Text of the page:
Saturday Evening Post #70 : Exposure by Cat’s Eye.

If you are like me, and let’s hope that is not in too many ways, 🙂 then no doubt you’ll have pondered from the day you first picked up a camera,
“What is Correct Exposure?”

And… haven’t there been any number of ‘friends, family, websites, blogs, books, faceblot pages, and courses to set you on the right road.

Luckily this is not going to add to the incessant chatter.

I think, “What is correct exposure?” is about as useful as asking, ‘What colour should I wear?’ Because of so many variables.

T’would be easy to offer advice, such as, “Oh for my bird shots I use the fastest shutter speed, blah, blah.”

The great New York newspaper, Wegee,  is reputed to have said, “f/8 and be there!”

So let’s go at this another way.  How to you-royal plural-determine correct exposure?

Well in this modern day and age, you point the camera, press the shutter and all is well. (most of the time, with the exceptions of the critical moments, when its wrong!)
No doubt modern camera design is at pains to get it as close for most general picture making as possible.  Else people wouldn’t buy the cameras. So hats of to the manufacturers for their great work.

All sorts of hand-held exposure meters have been used in the past, and each had their adherents. And if you think camera blog discussions get heated and verbose, you’ve never heard the disciples of one sort of meter lampooning the other less informed individuals of lesser choice meters. 🙂
When I started, the choice was pretty simple, English company Sangamo Weston had a Weston Master meter. I confess to owning several during my lifetime, and have just purchased one from ebay, as much for sentimental as much as practical reasons.

As time went on and studio requirements changes, so did my choice and Sekonic meters came (and went)

Note I’m not into, here, whether fast shutter, or large or small aperture are the creative issue.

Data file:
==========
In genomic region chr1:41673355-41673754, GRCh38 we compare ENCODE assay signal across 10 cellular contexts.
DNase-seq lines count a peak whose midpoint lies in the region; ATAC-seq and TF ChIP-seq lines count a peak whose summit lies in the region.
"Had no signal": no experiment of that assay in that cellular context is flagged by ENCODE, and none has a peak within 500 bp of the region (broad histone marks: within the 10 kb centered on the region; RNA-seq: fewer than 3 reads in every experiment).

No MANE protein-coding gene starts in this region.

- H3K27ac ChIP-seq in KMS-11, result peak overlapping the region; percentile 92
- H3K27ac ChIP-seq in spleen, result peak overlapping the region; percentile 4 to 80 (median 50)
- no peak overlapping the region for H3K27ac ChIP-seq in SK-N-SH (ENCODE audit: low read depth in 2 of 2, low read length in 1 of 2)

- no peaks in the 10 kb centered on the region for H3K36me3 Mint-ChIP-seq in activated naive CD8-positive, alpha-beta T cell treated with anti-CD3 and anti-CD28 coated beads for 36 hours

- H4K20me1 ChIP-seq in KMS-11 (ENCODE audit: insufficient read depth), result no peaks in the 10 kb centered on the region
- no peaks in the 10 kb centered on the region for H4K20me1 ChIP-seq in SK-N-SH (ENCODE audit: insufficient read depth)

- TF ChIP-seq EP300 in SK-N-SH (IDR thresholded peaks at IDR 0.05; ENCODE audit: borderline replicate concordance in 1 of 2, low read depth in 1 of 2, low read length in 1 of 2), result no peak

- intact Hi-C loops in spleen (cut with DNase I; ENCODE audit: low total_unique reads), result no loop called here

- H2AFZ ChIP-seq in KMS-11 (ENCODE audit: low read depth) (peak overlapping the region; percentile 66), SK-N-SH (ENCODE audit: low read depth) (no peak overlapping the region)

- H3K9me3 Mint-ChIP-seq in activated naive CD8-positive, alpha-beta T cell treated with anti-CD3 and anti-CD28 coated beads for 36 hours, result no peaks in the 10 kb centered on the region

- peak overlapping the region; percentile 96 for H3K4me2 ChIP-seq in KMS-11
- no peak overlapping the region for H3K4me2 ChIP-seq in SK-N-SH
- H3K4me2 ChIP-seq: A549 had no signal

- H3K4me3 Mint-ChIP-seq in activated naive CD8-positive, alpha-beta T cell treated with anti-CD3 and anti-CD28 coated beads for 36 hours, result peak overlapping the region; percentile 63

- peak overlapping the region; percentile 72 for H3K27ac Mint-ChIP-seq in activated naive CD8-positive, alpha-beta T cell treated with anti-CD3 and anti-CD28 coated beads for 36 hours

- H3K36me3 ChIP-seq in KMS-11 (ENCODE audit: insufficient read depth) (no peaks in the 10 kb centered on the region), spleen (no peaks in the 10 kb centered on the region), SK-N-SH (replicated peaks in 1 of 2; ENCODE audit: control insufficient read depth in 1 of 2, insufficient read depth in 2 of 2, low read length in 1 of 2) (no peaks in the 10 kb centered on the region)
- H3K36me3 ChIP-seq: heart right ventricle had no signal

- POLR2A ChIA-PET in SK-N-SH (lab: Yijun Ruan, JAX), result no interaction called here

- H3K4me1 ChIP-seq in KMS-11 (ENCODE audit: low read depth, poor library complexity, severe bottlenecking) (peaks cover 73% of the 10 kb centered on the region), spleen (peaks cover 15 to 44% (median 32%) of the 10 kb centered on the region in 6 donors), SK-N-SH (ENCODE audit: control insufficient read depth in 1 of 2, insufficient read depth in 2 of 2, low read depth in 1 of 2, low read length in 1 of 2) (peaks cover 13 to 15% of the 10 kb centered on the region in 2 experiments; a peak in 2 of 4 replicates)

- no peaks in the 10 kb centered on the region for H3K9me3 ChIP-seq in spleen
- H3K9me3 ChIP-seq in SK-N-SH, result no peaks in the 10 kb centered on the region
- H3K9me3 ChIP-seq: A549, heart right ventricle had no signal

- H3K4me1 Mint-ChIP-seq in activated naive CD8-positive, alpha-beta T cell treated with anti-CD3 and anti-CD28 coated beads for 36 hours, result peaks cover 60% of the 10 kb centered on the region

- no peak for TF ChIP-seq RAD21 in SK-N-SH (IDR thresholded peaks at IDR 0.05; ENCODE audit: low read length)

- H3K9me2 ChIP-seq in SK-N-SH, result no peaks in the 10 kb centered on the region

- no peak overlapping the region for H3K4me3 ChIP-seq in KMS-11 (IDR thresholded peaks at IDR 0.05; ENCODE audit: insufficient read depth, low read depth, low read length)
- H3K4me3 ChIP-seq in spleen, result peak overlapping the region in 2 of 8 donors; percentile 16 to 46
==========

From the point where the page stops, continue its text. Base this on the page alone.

And don’t start me on the poorly defined “Exposure Triangle”.

Just a lighthearted stroll through the thorny subject of how we determine from the light available, and our photographic intention, what settings might best bring out our intent and feel for the subject.
Simply, how to measure the amount of light off the subject. (Or just for completeness for the Incident Method die-hards, how much is going to strike the subject)

What is the average reflectance of a scene has also bought in its wake, a host of disagreements.

For the record, Kodak scientists in the early 1900s arrived that in bright sunlight about 13.4% And then based their recommended exposure settings for their filums upon that basis.
Not good enough cried Fred Picker and St. Ansel, and they  cajouled Kodak into making their measurements at 18%.
Dah Dah, enter the great Kodak 18%-90% reflectance Card. Kodak Publication No. R-27.  Cat 152 7795.  Which, distinctly says on the outside of the package.
Designed for use with and exposure meter in artificial light. For use with Kodak Ektacolor and Vericolour Films.

Makes me smile when I see the card recommended for use in daylight by some controversial exposure determining system. And also in camera reviews that say—Oh, the manufacturer has set the basic exposure wrongly as it overexposes by 1/3 stop. Sure does. It’s easy to speculate when you don’t grasp the theory.

Then there’s the Sunny Sixteen Rule. Used to be on the leaflet inside each roll of filum.
Set the shutter speed to 1/ISO and aperture to f/16 and in bright daylight you’ll get correct exposure.